‘Sfunny, I was just discussing this with Clare and Charlotte at work: how our office space (and culture) lends itself well to spontaneous exchanges of feedback and opinions.
The transcript of a great talk by Wilto, focusing on responsive images, inlining critical CSS, and webfont loading.
When we present users with a slow website, a loading spinner, laggy webfonts—or tell them outright that they‘re not using a website the right way—we’re breaking the fourth wall. We’ve gone so far as to invent an arbitary line between “webapp” and “website” so we could justify these decisions to ourselves: “well, but, this is a web app. It… it has… JSON. The people that can’t use the thing I built? They don’t get a say.”
We, as an industry, have nearly decided that we’re doing a great job as long as we don’t count the cases where we’re doing a terrible job.
Scott shares the code that Filament Group are using to determine which style declarations are critical (and can be inlined) and which are non-critical (and can be loaded asynchronously). It makes quite a difference in perceived performance.
By the way, I really, really like the terminology of “critical” and “non-critical” CSS, rather than “above the fold” and “below the fold” CSS.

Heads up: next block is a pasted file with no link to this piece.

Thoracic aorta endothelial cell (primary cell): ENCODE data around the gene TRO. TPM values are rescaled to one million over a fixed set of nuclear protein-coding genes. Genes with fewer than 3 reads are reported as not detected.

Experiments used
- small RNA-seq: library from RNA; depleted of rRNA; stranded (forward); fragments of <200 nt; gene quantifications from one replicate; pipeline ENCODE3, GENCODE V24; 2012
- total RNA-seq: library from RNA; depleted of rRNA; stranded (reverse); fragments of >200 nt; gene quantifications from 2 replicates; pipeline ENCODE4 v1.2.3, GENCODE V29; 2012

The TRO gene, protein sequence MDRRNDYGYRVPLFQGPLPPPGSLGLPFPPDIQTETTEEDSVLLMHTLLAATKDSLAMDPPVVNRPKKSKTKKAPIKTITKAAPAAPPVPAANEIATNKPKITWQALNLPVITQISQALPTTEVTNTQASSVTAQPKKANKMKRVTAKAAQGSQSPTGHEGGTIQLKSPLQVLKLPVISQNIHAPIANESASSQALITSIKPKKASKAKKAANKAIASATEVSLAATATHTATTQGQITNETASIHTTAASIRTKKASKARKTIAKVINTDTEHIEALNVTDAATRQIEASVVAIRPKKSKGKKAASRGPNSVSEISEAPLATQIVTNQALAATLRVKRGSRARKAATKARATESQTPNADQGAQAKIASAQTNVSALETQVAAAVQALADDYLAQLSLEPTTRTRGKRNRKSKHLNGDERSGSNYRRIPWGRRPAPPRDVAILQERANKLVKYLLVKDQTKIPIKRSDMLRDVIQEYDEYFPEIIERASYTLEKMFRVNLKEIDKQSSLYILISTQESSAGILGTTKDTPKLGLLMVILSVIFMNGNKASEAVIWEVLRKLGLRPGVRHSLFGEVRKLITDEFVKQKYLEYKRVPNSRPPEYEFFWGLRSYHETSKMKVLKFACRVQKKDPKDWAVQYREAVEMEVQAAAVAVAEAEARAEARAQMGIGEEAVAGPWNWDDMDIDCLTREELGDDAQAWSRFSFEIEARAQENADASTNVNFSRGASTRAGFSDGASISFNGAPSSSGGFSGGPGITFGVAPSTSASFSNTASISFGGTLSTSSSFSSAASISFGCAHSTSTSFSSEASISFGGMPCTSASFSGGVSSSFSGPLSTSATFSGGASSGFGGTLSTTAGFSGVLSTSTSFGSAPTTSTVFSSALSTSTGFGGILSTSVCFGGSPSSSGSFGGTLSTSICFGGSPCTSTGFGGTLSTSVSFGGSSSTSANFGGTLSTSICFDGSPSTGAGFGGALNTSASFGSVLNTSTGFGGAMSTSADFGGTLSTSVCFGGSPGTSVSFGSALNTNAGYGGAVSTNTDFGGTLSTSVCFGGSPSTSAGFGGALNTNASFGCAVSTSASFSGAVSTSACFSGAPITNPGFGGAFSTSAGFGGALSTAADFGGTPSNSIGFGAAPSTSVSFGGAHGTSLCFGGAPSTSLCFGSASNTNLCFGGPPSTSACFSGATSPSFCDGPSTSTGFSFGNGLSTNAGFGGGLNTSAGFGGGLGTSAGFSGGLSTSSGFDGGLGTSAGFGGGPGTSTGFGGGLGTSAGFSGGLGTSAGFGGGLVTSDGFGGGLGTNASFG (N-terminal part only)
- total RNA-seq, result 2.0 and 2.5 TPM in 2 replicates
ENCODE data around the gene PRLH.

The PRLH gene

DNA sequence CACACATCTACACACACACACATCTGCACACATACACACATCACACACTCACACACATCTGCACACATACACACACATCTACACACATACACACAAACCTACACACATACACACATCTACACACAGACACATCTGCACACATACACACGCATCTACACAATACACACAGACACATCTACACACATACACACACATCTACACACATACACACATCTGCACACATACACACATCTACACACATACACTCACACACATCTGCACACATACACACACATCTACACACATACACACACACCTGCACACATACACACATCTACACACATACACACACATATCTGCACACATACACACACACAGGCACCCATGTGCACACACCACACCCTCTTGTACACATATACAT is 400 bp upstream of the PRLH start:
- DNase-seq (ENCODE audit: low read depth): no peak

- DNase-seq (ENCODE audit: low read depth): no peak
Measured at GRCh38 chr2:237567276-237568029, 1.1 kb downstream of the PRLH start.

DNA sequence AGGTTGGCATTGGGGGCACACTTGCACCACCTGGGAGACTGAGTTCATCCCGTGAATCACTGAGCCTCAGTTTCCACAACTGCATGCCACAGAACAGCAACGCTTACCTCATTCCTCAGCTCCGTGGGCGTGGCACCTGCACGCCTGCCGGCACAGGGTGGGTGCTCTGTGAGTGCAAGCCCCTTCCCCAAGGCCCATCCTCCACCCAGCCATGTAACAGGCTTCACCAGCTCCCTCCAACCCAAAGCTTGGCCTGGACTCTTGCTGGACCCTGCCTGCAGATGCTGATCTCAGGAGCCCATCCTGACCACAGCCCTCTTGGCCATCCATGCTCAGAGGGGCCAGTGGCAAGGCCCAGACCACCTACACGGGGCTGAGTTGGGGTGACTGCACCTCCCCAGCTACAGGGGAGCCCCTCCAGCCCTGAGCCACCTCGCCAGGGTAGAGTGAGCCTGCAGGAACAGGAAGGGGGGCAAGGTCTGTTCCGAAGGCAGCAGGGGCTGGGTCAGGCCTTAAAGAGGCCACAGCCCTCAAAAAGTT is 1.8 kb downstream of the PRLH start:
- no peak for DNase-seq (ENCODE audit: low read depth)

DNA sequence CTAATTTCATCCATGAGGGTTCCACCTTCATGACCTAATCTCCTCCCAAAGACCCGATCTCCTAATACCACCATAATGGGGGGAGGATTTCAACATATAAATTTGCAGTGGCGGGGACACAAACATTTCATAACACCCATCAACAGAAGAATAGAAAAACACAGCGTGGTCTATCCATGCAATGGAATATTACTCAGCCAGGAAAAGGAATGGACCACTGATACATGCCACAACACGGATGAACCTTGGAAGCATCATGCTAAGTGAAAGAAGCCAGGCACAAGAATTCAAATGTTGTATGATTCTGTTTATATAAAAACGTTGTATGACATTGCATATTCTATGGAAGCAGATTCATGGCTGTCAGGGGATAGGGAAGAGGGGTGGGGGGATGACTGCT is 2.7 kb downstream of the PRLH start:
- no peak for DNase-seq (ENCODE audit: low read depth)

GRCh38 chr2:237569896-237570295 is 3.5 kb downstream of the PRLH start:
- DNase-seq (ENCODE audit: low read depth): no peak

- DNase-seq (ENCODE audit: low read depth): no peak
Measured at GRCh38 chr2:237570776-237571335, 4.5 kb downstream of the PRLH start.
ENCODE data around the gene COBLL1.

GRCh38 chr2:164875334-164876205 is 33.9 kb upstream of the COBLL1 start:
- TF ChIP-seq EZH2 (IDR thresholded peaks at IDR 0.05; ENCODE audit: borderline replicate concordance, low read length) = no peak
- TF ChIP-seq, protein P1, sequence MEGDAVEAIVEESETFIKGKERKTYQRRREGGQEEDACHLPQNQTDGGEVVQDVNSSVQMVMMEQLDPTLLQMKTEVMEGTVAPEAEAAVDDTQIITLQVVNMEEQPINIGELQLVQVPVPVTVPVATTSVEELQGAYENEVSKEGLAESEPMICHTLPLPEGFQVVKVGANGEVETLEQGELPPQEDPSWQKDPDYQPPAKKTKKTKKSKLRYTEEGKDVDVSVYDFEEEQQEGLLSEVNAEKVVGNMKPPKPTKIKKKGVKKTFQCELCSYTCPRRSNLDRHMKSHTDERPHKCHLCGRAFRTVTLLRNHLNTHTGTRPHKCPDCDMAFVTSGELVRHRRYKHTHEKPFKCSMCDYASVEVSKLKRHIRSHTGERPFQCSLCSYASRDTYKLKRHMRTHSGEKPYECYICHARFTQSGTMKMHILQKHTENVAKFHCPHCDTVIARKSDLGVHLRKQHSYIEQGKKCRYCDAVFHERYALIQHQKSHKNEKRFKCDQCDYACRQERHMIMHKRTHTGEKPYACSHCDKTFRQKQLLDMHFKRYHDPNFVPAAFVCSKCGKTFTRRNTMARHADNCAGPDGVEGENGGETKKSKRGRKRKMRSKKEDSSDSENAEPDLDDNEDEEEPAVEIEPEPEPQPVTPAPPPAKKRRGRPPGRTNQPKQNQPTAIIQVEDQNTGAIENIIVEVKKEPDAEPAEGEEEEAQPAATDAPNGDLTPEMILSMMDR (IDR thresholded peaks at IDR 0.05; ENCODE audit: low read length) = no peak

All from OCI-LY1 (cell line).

Scott’s trying to find out the best ways to load critical CSS first and non-critical CSS later. Good discussion ensues.
A great series of articles on the sci-fi films of the ’60s and ’70s:
The Laser Age examines a rich period in the history of science-fiction filmmaking that began in the late 1960s and faded away by the mid 1980s.
…all wrapped up in a nice responsive design too.
Ostensibly about gaming (and written by Matt Colville who works in the games industry), this blog actually has a lot of interesting observations on sci-fi cinema. I like it.
Beauteous and true.
Real design is political.
Mark talks about design criticism. This makes a great companion piece to the Jon Kolko article on design criticism that I linked to last week.
Jon Kolko shares his advice on accepting design criticism.
A response to Tom's "Either you've shipped or you haven't."
He's not big and he's not clever but Little Gordon is f*cking funny.
"You can’t “semi-release” your 1.0 just because you want it out there but aren’t yet finished. Being semi-released is like being semi-pregnant."
Design review by Jay Small.